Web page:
So, even with a couple dozen chickens the manure seems to pile up quickly!  Add to that a few active rabbits and some cud chewing calf’s and you’re stepping in ‘crap’ at every turn (literally)!

We’ve started a compost pile some time ago and probably haven’t managed it quite right or we’d be able to start using some of it, however now we’ve got ample manure to add to the pile.  In general you want to add approximately equal parts ‘green’ and ‘brown’ parts.  Ensure you have plenty of air and water so the microbes can thrive and in about six to nine months you’ll have a gold mine of fertilizer!

Green Brown
Grass clippings Straw
Food waste* Leaves

* It’s important to note that food waste shouldn’t contain meat or diary – as usually that will rot and just provide a stink pile!


When adding manure, it’s probably a good idea to have had your soil tested so you can add the right amount and right kind of manure to give you the best mix, for us we mix it all in together and use it sparingly.  Home grown or commercial fertilizer that is used in excesses can run off into the water system and pollute other areas, not to mention burn your plants and make soil to ‘hot’ to grow anything in for some time.

Bellow are the average percentages of nitrogen, phosphorus, and potassium (N-P-K) commonly found in animal manures.





Poultry 1.8 2.7 1.5
Dairy cattle 0.5 0.2 0.4
Beef cattle 0.5 0.3 0.5
Swine 0.3 0.4 0.2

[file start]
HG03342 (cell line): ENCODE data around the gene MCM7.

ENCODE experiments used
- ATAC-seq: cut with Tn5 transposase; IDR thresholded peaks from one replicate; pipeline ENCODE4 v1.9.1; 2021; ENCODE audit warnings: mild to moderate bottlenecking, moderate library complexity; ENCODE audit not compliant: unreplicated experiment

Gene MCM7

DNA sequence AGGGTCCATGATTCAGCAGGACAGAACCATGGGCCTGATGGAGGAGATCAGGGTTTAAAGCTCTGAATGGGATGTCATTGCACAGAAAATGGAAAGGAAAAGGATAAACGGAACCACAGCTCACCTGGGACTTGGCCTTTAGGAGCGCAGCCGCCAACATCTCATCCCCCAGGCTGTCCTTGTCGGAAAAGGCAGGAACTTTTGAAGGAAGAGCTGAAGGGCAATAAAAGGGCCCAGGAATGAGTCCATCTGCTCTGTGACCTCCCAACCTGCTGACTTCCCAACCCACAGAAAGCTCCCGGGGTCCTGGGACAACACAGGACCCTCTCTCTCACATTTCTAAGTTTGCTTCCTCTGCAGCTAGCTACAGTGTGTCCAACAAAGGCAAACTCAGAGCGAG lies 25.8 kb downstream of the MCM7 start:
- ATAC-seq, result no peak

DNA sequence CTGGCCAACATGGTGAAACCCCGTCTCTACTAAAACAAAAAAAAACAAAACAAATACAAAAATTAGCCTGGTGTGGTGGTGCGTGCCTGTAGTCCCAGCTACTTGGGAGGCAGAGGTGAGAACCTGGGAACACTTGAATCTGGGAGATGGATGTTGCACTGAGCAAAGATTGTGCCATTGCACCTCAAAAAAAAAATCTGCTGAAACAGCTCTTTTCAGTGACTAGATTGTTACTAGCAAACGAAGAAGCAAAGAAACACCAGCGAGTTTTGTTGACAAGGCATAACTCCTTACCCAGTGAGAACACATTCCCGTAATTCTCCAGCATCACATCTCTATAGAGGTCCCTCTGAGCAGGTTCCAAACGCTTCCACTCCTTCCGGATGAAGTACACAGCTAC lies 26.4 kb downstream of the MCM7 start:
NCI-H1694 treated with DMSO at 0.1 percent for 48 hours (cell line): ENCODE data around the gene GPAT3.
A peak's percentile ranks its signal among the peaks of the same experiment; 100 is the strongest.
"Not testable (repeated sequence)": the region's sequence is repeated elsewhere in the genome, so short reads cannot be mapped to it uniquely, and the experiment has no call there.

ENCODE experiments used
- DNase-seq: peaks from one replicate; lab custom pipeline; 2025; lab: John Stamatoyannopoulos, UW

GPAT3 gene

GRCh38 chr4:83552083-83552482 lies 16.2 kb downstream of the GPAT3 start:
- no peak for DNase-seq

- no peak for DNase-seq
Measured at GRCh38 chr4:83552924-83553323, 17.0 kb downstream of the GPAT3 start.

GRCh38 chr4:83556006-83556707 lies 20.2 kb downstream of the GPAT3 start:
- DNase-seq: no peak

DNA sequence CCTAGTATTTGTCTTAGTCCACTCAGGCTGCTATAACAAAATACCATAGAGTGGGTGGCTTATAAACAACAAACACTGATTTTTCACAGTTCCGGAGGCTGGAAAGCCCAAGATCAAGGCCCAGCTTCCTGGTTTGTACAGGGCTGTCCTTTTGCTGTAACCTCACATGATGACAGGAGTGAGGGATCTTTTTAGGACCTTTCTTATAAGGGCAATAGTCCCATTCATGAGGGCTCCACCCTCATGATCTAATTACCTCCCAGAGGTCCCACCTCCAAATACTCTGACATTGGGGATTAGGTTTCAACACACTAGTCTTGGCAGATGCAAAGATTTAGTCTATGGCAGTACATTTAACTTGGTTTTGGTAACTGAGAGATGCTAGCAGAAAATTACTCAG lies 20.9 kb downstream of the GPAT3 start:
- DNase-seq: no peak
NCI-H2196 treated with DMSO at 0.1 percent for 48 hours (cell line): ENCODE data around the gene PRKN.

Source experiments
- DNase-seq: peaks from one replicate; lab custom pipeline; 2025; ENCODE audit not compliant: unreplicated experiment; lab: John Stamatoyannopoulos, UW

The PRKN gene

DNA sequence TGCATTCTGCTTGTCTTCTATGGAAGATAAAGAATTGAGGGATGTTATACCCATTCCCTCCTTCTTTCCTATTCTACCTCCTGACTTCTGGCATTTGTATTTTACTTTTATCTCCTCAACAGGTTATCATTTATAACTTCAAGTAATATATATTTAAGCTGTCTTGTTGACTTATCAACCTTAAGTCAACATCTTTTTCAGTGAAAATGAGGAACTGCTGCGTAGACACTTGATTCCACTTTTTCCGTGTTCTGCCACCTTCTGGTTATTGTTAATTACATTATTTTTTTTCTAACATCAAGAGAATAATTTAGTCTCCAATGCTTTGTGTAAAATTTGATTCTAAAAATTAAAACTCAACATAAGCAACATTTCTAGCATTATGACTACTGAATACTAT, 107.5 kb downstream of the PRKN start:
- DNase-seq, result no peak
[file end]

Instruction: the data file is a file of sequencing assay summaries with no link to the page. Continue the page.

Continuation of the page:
Sheep 1.1 0.4 1.0
Horse 0.6 0.2 0.4

Source: Pennsylvania State University

When you make your compost pile it’s important that it is big enough, you have enough moisture, air, and mix of material that it heats up!  That is the important part of the process – otherwise it rots and stinks or just dries up – neither good for your soil as a fertilizer.

Here are a few troubleshooting tips for composting from

Symptom Problem(s) Solution(s)
The pile smells bad Not enough air Turn the pile if not enough air
  too much moisture Add dry materials if too moist
The pile will not heat up Not enough moisture Add water if dry
  Pile size is too small Build pile to at least 3′ x 3′ x 3′
  Lack of nitrogen-rich material Mix in fresh manure, grass clippings or fruit/vegetable scraps
  Particle size is too big Chip or grind materials
The pile attracts flies, rodents, or pets Pile contains bones, meat, fatty or starchy foods, or animal manure Alter materials added to pile; bury fruit/vegetable scraps in the middle of the pile, or under 8" to 10" inches of soil, or compost them in a worm bin.
Pile has slugs in it (and so does garden) Pile is easily accessible and provides daytime hiding place and breeding ground for slugs Remove slugs and slug eggs from pile (eggs look like very small clusters of pearls). Locate compost pile far from vegetable gardens and/or create barriers around pile/garden (traps, copper flashing . . . )